Utah: A geologist’s wonderland
Chetan Patel (USA)
Often referred to as the Red Rock Country, the state of Utah boasts some of the most breathtaking landscapes formed from years of erosional artistry. Dominating this impressive landscape is the Colorado Plateau that spans the four states of Colorado, New Mexico, Arizona and Utah. Adjacent to the Colorado Plateau, separated by the Wasatch Fault Zone, is the Basin and Range Province, another expanse of geological wonder formed during the Laramide Orogeny. These spectacular landscapes, dominated by the eponymous red rock, offers geologists a great opportunity to study both modern and ancient processes in great detail. With favourable weather and easily accessible outcrops, Utah serves up an exciting geological journey.
Within Utah, resides what is commonly referred to as the mecca of sequence stratigraphy, the Book Cliffs. These offer a wonderland of stratigraphic sequences to the travelling geologist. In fact, hosting a wide variety of easily-accessible outcrops, Utah has become a premier location for the study of sequence stratigraphy, specifically in the oil and gas industry. The well-exposed outcrops offer a detailed look into facies relationships providing the perfect outcrop analogues to subsurface exploration. The name “Book Cliffs” was coined by the early settlers of the region to which the alternating layers of shale and sandstone resembled the pages of a book on its side.
The Book Cliffs lay within the Colorado Plateau, with the escarpment spanning over 250km and across the two states of Colorado and Utah. The well-preserved cliffs record a large series of prograding clastic sedimentary wedges, deposited along the western margin of the Western Interior Seaway during the Cretaceous period. The cliffs were uplifted during the Sevier Orogeny and have undergone little deformation with a gentle structural dip. Several of these prograding wedges can be traversed and logged in great detail, revealing insights into the complex stratal architectures and the controls on such sequences.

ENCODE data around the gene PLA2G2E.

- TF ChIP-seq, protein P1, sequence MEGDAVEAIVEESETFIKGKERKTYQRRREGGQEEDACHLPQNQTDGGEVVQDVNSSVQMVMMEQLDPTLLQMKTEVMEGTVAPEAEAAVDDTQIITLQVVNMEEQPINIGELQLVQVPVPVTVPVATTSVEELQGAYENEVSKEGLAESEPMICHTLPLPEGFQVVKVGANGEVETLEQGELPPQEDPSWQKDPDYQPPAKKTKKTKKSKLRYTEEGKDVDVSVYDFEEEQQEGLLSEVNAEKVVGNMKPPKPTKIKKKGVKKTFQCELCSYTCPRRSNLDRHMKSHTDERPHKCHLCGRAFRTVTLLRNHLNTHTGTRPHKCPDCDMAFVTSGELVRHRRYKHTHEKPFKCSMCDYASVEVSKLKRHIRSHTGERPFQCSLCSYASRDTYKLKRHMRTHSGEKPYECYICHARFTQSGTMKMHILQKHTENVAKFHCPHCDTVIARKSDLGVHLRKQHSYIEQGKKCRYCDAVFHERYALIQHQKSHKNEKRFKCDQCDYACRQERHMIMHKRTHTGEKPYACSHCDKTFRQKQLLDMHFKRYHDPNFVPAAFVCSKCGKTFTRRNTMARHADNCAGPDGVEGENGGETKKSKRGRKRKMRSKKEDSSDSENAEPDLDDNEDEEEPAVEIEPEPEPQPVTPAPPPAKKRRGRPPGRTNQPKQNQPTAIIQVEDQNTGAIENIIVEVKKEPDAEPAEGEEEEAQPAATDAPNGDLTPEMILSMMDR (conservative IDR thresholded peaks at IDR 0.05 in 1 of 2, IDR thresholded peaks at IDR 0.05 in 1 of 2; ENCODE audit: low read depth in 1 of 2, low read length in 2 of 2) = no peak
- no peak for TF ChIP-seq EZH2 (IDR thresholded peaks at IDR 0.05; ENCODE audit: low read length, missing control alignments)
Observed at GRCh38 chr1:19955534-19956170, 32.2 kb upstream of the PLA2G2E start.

Travelling through the towns of Helper and Green River, across the cliffs, provides a unique journey into the prograding wedges. Shallow marine depositional systems dominate in the Book Cliffs with the base succession being a thick layer of marine shale, known as the Mancos Shale. Within this are ‘tongues’ of interfingering prograding shallow marine sandstone formations, such as the Panther Tongue. These different sandstone bodies represent different parasequences and marked bounding surfaces. By correlating the different successions observed, stratal stacking patterns and geometries can be established, providing a significant understanding about subsurface hydrocarbon reservoirs.
Utah also offers the greatest concentration of national parks in the US, with the Arches National Park serving as a great break from the geology. Carved out of the Entrada sandstone, erosional processes have carved impressive arches only a short hike away from the park centre.
Map of Colorado taken from http://folk.uib.no/nglhe/coloradoPlateau.html.
Gary J., Hampson, John A. Howell, and Stephen S. Flint, (1999), A Sedimentological and sequence Stratigraphic Re-Interpretation of the Upper Cretaceous Prairie Canyon Member (“Mancos B”) and Associated strata, Book Cliffs Area, Utah, U.S.A, Journal of Sedimentary Research, Section B: stratigraphy and Global Studies, Vol. 69, No. 2, Pages 414-433.
http://www.sepmstrata.org – Sequence Stratigraphy resource.